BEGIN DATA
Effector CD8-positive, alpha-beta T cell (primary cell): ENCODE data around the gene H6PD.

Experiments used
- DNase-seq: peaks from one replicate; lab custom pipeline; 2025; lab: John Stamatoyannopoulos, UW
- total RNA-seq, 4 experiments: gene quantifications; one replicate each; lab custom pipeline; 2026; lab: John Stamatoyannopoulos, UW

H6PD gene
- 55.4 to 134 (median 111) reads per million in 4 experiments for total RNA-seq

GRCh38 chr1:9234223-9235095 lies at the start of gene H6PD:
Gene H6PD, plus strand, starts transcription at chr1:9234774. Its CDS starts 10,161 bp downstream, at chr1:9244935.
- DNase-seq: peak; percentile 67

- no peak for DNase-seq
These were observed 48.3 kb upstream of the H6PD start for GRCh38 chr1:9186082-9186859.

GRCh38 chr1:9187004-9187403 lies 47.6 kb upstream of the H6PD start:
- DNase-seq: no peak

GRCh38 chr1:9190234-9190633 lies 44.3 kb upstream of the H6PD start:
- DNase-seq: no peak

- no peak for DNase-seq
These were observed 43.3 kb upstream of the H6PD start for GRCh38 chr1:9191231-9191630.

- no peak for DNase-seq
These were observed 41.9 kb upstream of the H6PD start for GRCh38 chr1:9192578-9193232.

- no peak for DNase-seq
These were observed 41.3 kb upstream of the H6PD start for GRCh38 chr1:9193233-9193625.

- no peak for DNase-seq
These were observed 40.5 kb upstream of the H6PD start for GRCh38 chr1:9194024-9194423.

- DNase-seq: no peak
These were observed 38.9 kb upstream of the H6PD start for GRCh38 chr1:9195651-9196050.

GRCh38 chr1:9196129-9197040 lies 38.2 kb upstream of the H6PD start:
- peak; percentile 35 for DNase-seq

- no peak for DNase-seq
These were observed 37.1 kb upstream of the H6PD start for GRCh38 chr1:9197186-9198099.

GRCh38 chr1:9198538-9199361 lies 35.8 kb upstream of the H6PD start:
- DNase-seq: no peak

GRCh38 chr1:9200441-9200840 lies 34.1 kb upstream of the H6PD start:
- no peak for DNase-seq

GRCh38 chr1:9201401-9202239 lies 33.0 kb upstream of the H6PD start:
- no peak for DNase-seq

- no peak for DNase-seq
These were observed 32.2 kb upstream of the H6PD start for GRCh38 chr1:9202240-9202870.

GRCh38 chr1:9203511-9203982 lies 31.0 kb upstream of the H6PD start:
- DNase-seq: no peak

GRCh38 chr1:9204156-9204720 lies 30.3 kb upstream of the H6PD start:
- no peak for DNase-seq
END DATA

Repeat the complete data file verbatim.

Effector CD8-positive, alpha-beta T cell (primary cell): ENCODE data around the gene H6PD.

Experiments used
- DNase-seq: peaks from one replicate; lab custom pipeline; 2025; lab: John Stamatoyannopoulos, UW
- total RNA-seq, 4 experiments: gene quantifications; one replicate each; lab custom pipeline; 2026; lab: John Stamatoyannopoulos, UW

H6PD gene
- 55.4 to 134 (median 111) reads per million in 4 experiments for total RNA-seq

GRCh38 chr1:9234223-9235095 lies at the start of gene H6PD:
Gene H6PD, plus strand, starts transcription at chr1:9234774. Its CDS starts 10,161 bp downstream, at chr1:9244935.
- DNase-seq: peak; percentile 67

- no peak for DNase-seq
These were observed 48.3 kb upstream of the H6PD start for GRCh38 chr1:9186082-9186859.

GRCh38 chr1:9187004-9187403 lies 47.6 kb upstream of the H6PD start:
- DNase-seq: no peak

GRCh38 chr1:9190234-9190633 lies 44.3 kb upstream of the H6PD start:
- DNase-seq: no peak

- no peak for DNase-seq
These were observed 43.3 kb upstream of the H6PD start for GRCh38 chr1:9191231-9191630.

- no peak for DNase-seq
These were observed 41.9 kb upstream of the H6PD start for GRCh38 chr1:9192578-9193232.

- no peak for DNase-seq
These were observed 41.3 kb upstream of the H6PD start for GRCh38 chr1:9193233-9193625.

- no peak for DNase-seq
These were observed 40.5 kb upstream of the H6PD start for GRCh38 chr1:9194024-9194423.

- DNase-seq: no peak
These were observed 38.9 kb upstream of the H6PD start for GRCh38 chr1:9195651-9196050.

GRCh38 chr1:9196129-9197040 lies 38.2 kb upstream of the H6PD start:
- peak; percentile 35 for DNase-seq

- no peak for DNase-seq
These were observed 37.1 kb upstream of the H6PD start for GRCh38 chr1:9197186-9198099.

GRCh38 chr1:9198538-9199361 lies 35.8 kb upstream of the H6PD start:
- DNase-seq: no peak

GRCh38 chr1:9200441-9200840 lies 34.1 kb upstream of the H6PD start:
- no peak for DNase-seq

GRCh38 chr1:9201401-9202239 lies 33.0 kb upstream of the H6PD start:
- no peak for DNase-seq

- no peak for DNase-seq
These were observed 32.2 kb upstream of the H6PD start for GRCh38 chr1:9202240-9202870.

GRCh38 chr1:9203511-9203982 lies 31.0 kb upstream of the H6PD start:
- DNase-seq: no peak

GRCh38 chr1:9204156-9204720 lies 30.3 kb upstream of the H6PD start:
- no peak for DNase-seq